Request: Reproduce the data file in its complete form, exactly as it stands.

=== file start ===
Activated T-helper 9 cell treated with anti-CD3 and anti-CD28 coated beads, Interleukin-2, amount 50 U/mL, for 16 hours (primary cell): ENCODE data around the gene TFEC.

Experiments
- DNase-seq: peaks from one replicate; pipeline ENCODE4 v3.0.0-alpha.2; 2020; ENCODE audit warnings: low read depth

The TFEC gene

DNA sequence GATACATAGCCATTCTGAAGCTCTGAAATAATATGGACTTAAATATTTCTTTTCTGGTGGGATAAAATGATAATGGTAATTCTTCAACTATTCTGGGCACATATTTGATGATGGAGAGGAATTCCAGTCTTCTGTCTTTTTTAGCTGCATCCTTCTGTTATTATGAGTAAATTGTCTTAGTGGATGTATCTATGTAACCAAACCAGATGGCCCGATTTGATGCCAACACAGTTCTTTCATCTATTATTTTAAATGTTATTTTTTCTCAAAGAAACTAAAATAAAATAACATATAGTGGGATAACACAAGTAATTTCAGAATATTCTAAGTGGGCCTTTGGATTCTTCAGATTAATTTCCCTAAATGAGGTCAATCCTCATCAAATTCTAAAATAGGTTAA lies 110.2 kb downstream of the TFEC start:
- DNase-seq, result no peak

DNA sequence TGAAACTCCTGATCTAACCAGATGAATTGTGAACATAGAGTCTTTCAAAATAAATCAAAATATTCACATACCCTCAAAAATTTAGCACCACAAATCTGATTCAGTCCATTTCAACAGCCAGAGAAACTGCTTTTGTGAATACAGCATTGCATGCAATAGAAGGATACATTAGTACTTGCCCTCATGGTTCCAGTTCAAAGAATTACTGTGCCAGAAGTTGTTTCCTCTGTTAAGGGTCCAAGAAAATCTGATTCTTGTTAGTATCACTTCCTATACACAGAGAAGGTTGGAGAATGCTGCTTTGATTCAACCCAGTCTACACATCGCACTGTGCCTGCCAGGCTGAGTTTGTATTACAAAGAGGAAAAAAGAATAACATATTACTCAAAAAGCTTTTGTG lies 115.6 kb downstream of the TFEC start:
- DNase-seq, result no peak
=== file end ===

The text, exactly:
Activated T-helper 9 cell treated with anti-CD3 and anti-CD28 coated beads, Interleukin-2, amount 50 U/mL, for 16 hours (primary cell): ENCODE data around the gene TFEC.

Experiments
- DNase-seq: peaks from one replicate; pipeline ENCODE4 v3.0.0-alpha.2; 2020; ENCODE audit warnings: low read depth

The TFEC gene

DNA sequence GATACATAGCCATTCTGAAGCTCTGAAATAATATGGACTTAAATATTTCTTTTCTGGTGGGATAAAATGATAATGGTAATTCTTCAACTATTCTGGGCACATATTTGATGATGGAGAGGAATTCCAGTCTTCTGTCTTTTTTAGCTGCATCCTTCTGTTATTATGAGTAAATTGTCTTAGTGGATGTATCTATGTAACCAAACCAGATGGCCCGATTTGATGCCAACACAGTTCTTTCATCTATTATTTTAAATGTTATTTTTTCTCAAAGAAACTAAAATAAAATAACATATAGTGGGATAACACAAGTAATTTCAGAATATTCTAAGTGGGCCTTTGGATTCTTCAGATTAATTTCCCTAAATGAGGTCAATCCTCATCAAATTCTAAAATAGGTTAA lies 110.2 kb downstream of the TFEC start:
- DNase-seq, result no peak

DNA sequence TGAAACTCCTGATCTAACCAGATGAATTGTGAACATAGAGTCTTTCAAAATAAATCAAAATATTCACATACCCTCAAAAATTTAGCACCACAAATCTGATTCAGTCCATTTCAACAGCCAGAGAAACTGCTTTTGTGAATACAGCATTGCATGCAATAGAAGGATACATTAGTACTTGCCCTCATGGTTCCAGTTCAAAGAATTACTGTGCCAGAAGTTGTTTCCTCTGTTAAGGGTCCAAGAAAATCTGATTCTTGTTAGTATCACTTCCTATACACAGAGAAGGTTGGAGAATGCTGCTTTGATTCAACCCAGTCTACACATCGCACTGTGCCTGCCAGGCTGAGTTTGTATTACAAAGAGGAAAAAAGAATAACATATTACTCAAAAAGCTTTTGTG lies 115.6 kb downstream of the TFEC start:
- DNase-seq, result no peak